(3) Samo Burja on where great institutions comes from. Samo is founder of Bismarck Analysis and author of Great Founder Theory. His ideas about how to build enduring institutions and why they fail are ambitious, important and worth getting to grips with.
(4) Ethan Mollick on what we actually know about entrepreneurship. I probably link to Ethan more than anyone else in TiB (see below!), because his Twitter feed is endlessly interesting. In this episode, we go deep on what founders and investors can learn from the academic study of entrepreneurship.
(5) Azeem Azhar on the Exponential Age. Azeem's book Exponential is probably the best synthesis of how technology is changing society and the benefits and challenges that creates. We talk through some of the book's big ideas, particularly on the future of work, cities and corporations.
Top tweets of 2021
I link to a lot of tweets in TiB. Here are the ten you clicked on most:
(1) Ethan Mollick on the worst years in historySome superlative years; 😱The worst year to be alive was 536. https://t.co/1Ofwi72bpb 😐The most historically boring (at least on Wikipedia) was 442 - see the chart. 👵The year with the longest life expectancy was 2019. https://t.co/H2ziaaKvMr https://t.co/cobEMIFd42
(2) Alexander Kruel with a superb Q&A thread on counterintuitive facts
Click through for some great suggestionsWhat's the most counterintuitive fact of all of mathematics, computer science, and physics?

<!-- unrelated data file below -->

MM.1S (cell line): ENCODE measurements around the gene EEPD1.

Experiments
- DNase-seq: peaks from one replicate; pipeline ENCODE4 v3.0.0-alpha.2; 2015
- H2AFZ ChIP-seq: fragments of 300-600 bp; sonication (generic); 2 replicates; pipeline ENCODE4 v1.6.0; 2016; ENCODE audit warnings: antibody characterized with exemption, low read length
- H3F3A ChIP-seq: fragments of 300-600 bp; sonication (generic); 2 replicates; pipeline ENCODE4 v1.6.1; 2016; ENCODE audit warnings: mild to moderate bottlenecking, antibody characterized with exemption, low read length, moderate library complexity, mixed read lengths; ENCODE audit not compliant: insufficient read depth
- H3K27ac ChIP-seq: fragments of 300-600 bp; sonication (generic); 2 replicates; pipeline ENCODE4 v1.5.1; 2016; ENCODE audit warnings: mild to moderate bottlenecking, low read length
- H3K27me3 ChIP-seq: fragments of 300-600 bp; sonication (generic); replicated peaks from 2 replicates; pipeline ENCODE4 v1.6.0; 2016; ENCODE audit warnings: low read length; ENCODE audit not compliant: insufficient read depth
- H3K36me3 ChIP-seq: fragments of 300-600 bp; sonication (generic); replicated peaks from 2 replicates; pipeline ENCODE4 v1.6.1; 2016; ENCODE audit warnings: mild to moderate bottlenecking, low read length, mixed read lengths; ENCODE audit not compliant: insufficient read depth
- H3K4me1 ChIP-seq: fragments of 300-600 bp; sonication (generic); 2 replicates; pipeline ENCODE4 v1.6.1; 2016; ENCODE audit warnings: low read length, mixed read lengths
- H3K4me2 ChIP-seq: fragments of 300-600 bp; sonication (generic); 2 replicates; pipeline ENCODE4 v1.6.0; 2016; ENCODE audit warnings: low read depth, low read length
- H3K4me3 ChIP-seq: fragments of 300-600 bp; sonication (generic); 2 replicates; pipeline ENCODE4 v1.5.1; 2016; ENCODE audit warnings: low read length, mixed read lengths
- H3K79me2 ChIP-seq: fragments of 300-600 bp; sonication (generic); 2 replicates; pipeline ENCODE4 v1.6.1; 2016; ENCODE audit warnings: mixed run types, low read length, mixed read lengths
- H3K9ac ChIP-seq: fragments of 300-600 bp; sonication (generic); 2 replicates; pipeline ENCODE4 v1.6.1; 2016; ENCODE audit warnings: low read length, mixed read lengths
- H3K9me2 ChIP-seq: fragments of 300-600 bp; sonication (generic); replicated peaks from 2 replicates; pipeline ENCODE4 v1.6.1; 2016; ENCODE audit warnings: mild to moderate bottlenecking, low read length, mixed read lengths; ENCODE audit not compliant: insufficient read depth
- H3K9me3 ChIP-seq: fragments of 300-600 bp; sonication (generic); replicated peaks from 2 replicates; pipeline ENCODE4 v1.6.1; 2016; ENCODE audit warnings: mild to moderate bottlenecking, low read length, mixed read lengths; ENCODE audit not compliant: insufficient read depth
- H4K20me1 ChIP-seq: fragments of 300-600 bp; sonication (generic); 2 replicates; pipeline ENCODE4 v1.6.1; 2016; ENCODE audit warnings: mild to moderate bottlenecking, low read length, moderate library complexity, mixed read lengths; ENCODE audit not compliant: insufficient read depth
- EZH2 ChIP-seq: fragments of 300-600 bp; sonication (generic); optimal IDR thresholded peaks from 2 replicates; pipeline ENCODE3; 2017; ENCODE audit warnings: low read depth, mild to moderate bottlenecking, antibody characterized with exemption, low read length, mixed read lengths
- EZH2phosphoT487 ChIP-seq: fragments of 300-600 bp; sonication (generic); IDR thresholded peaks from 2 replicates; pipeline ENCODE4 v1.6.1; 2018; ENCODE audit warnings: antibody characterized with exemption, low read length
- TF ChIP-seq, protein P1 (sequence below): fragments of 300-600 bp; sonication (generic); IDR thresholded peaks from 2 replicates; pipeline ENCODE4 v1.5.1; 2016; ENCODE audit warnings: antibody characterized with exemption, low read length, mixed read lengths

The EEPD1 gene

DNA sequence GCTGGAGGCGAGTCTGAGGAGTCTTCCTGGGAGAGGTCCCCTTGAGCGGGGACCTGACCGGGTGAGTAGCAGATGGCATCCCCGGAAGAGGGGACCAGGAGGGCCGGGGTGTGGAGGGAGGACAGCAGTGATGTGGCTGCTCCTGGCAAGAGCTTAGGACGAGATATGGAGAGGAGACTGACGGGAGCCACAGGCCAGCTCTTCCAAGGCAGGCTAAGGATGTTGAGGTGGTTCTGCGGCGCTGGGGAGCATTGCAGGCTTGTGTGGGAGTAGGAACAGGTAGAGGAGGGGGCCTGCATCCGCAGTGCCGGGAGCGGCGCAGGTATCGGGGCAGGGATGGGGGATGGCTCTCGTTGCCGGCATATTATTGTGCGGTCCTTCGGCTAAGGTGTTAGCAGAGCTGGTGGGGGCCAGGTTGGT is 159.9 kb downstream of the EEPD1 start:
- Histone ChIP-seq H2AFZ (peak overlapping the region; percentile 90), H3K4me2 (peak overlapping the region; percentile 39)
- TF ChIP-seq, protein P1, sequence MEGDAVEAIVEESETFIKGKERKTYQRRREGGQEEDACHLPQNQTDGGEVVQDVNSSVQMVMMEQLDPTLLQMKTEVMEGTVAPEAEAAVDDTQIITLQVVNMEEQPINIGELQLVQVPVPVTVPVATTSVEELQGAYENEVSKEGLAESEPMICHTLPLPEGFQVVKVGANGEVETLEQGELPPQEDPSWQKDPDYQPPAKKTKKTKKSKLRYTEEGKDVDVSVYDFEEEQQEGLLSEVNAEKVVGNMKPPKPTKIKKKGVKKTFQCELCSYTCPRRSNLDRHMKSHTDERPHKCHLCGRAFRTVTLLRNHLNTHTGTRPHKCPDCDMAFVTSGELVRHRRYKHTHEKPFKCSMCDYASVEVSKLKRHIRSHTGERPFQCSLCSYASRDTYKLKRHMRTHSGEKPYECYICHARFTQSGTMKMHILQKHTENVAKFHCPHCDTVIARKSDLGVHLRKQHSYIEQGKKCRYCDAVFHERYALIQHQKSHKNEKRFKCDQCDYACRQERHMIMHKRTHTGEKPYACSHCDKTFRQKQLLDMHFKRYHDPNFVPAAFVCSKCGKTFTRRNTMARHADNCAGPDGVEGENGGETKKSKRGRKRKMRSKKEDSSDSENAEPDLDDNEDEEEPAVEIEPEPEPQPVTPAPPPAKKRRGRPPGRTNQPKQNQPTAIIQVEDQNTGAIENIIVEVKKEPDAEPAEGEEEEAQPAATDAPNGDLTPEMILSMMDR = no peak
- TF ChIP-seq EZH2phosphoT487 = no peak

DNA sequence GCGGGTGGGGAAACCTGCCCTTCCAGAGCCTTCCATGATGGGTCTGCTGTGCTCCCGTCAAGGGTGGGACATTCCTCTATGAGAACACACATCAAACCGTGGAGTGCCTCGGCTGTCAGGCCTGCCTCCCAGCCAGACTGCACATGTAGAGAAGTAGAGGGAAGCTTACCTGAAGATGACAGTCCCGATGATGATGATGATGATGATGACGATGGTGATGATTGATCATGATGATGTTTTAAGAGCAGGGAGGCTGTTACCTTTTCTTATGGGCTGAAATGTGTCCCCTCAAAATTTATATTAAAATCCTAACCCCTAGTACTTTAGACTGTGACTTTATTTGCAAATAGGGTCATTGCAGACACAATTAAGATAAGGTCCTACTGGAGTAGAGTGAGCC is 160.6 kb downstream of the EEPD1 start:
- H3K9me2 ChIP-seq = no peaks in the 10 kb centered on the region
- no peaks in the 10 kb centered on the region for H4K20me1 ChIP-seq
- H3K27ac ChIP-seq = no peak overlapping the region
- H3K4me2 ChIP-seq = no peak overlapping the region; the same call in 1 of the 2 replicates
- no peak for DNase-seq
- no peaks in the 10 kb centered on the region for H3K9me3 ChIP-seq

(3) How much do you have to earn to be rich?Chance to plug my previous finding that the point at which most people consider someone to be “rich” kicks in at about £50,000 a year https://t.co/Xz3yTz0QtK https://t.co/ZvwTbUdDiT https://t.co/myIzyfS4Vw
(4) Which countries do EU citizens think the EU favours?“What country the EU favours the most?” Europeans outside Germany 👉 Germany Germans 👉 Greece https://t.co/BHrWmJTvM9
(5) Mega-thread on the future of remote workI've spoken to 2,000+ companies over the last 12 months about their plans for remote work going forward Here are a few things I've learned [ a thread ] 💻🏠🌍
(6) Great Q&A thread on excellent essays
Click through for the answersWhat’s the last 10/10 post/essay/article you read?
(7) Mosquitoes are the enemyIt is hard to state how huge a deal this would be. This book estimated that 50% of ALL HUMANS WHO EVER LIVED died because of mosquito-borne illness. Even if it is off by an order of magnitude, the effects of ending malaria would be world-changing. https://t.co/JFr9Cs5hYV https://t.co/CiQ8NU34cO https://t.co/FhUHciEN36
(8) VCs make decisions from the gutVenture capital is the final big holdout of instinct-based investing in a finance world that has gone quant. This is from a giant survey of VCs & it shows only around 1 in 10 do any sort of quantitative analysis of past decisions & nearly half often make gut investment decisions https://t.co/2S4ptDHOuz
(9) How to learn about the world's Great ProblemsCool MIT class syllabus: https://t.co/RLHLCWrOYQ https://t.co/IhFqTbAoJk
(10) The extraordinary impact of breeding high yielding cropsEffects of Green Revolution 🌱✊ ? Using DiD to look at differential adoption of high-yielding variants 📈🌽 shows: - 10% ↗️ in 📈🌽➡️ 15% ↗️ in GDP & ↘️ fertility & mortality - had 🌱✊ arrived 10 yrs later ➡️ dev world gdp ↘️17% & pop ↗️ 233 mill. https://t.co/9REQtOjueW https://t.co/cbLD5N5NEf
Thoughts in Between is a very small newsletter in the scheme of things, but whatever its readership lacks in quantity, it more than makes up for in quality. I'm very grateful to you all for reading - and particularly appreciate everyone who has taken the time to share it, tweet about it, reply with comments or send me ideas and links.